|Subject||History of New York City|
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A History of New York, subtitled From the Beginning of the World to the End of the Dutch Dynasty, is an 1809 literary parody on the history of New York City by Washington Irving. Originally published under the pseudonym Diedrich Knickerbocker, later editions that acknowledged Irving's authorship were printed as Knickerbocker's History of New York.
Irving had previously published his compilation of sketches Letters of Jonathan Oldstyle, Gent. (1802) and headed a short-lived periodical called Salmagundi (1807–1808). He completed his satirical A History of New York in 1809 after the death of his 17-year-old fiancée Matilda Hoffman. It was his first major book and a satire on local history and contemporary politics. Before its publication, Irving started a hoax by placing a series of missing person advertisements in New York newspapers seeking information on Diedrich Knickerbocker, a Dutch historian who had allegedly gone missing from his hotel in New York City. As part of this guerilla marketing ruse, he placed a notice from the hotel's proprietor informing readers that, if Mr. Knickerbocker failed to return to the hotel to pay his bill, he would publish a manuscript that Knickerbocker had left behind.
Unsuspecting readers followed the story of Knickerbocker and his manuscript with interest, and some New York city officials were concerned enough about the missing historian to offer a reward for his safe return. Irving then published A History of New York on December 6, 1809 under the Knickerbocker pseudonym, with immediate critical and popular success. "It took with the public", Irving remarked, "and gave me celebrity, as an original work was something remarkable and uncommon in America". The name Diedrich Knickerbocker became a nickname for Manhattan residents in general and was adopted by the New York Knickerbockers basketball team.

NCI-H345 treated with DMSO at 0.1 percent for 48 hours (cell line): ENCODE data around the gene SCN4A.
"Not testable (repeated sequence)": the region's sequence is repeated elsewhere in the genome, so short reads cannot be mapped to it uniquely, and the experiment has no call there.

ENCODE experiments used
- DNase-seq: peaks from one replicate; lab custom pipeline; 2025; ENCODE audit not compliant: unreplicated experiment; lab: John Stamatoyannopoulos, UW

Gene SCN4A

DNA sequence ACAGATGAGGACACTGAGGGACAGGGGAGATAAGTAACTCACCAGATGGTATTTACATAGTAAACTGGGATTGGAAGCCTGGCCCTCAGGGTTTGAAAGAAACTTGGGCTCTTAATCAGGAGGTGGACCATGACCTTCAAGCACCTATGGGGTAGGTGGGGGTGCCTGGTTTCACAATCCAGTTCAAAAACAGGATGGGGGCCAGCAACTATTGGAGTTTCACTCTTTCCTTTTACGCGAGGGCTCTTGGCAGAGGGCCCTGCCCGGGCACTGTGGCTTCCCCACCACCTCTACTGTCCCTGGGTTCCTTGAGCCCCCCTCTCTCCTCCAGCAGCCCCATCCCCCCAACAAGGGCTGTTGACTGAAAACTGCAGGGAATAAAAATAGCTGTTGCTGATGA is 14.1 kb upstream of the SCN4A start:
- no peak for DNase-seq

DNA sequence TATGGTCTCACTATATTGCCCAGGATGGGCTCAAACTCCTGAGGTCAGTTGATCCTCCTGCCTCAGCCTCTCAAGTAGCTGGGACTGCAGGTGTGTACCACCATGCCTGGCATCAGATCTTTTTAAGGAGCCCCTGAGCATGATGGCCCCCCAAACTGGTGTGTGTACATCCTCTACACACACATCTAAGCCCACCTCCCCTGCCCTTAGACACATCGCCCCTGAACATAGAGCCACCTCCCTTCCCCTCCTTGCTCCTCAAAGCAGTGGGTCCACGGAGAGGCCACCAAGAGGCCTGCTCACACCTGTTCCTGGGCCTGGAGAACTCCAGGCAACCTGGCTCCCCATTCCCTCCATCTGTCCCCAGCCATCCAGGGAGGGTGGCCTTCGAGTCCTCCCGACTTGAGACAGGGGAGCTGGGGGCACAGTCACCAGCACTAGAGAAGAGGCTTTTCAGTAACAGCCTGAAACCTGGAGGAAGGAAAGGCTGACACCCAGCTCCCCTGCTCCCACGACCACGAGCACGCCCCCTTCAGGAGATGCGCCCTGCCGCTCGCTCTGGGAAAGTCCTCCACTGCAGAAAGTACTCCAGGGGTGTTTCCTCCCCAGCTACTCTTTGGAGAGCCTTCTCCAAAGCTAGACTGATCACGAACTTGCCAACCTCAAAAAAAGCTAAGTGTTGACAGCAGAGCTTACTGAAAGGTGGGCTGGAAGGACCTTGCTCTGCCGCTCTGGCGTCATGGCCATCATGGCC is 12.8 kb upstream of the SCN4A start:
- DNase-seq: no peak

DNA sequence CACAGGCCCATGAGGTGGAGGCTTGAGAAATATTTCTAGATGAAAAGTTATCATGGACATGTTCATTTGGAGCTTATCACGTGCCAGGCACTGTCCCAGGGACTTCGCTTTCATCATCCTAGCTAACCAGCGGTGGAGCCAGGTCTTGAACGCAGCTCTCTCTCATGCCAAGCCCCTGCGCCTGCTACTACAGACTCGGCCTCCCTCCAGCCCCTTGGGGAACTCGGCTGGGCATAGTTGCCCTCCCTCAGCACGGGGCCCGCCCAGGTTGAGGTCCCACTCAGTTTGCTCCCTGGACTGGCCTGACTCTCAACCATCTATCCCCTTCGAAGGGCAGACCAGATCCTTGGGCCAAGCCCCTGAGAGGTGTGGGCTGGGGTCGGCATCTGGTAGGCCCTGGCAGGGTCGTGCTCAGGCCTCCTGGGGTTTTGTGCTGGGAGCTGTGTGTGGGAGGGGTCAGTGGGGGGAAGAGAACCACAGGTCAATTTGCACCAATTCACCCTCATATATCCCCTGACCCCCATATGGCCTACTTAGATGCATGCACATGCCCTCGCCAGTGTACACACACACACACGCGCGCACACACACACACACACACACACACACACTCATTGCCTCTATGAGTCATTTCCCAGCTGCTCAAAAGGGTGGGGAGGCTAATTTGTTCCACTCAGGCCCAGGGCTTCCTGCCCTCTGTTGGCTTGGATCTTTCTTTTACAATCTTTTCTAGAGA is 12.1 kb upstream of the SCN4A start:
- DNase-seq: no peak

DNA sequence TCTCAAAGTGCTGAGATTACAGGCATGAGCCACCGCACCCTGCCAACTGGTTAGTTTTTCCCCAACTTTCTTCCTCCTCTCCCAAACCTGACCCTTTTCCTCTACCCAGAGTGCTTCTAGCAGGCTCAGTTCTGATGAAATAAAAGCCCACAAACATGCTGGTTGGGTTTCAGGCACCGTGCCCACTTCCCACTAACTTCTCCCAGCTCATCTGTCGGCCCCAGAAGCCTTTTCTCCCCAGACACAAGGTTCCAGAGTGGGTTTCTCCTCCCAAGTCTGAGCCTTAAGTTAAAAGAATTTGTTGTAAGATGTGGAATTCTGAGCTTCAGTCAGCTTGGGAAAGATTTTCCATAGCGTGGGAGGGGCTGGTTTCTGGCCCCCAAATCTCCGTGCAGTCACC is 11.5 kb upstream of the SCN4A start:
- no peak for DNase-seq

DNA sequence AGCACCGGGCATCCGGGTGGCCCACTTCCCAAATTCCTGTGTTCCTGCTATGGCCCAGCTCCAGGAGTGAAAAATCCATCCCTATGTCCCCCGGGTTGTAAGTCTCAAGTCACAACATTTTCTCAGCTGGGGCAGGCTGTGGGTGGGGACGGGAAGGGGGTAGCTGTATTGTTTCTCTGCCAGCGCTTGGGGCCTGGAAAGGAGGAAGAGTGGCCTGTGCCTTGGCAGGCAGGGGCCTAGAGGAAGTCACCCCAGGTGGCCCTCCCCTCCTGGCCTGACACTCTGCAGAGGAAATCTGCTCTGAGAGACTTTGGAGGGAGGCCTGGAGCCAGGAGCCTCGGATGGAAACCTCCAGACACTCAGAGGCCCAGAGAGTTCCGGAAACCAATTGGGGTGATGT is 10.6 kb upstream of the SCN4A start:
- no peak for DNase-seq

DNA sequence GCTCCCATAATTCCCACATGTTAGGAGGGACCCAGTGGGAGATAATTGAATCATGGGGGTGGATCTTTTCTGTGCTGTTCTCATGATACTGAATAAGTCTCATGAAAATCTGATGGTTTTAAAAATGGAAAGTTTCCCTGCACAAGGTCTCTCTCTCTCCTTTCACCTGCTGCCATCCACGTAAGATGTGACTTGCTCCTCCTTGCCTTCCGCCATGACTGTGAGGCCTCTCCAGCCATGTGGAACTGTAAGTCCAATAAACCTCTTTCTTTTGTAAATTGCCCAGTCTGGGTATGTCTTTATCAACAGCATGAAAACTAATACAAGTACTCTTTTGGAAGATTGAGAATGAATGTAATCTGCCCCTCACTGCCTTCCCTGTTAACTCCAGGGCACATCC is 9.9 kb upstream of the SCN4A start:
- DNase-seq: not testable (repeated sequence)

The book loosely inspired the musical Knickerbocker Holiday.
In the introduction to the 2008 edition, Elizabeth L. Bradley argues that the work is an unconventional novel; she notes that early readers were reminded of Sterne's Tristram Shandy, and that "the proto-postmodern innovations of the History" resemble "the same inventive qualities in such subsequent American writers as Nathaniel Hawthorne, Herman Melville, Thomas Pynchon, and Don DeLillo".
In 2012, reviewer Jerome McGann said that, despite the book being satire, it also contains useful historical facts and context.
- Burstein, Andrew (25 December 2005). "How Christmas Became Merry". The New York Times.
- Jones, Brian Jay. Washington Irving: An American Original. Arcade, 2008: 118-27. ISBN 978-1-55970-836-4
- Burstein, Andrew. The Original Knickerbocker: The Life of Washington Irving. Basic Books, 2007: 72. ISBN 978-0-465-00853-7
- Washington Irving to Mrs. Amelia Foster, [April–May 1823], Works, 23:741.
- "Knickerbocker". Oxford English Dictionary.
- Ferguson, Robert A. (June 1981). ""Hunting Down a Nation": Irving's A History of New York". Nineteenth-Century Fiction. 36 (1): 22–46. doi:10.2307/3044549.
- Wade, Christine (25 May 2015). "A Satirical Novel of Historic New York". Off the Shelf.
- Introduction, A History of New York (NY: Penguin Books, 2008), xvi, xxiv.
- McGann, Jerome (2012). "Washington Irving, A History of New York, and American History". Early American Literature. 47 (2): 349–376. doi:10.1353/eal.2012.0031.
- Bradley, Elizabeth L. (22 January 2009). "Diedrich Knickerbocker's History of New York | The Leonard Lopate Show". WNYC. The Leonard Lopate Show.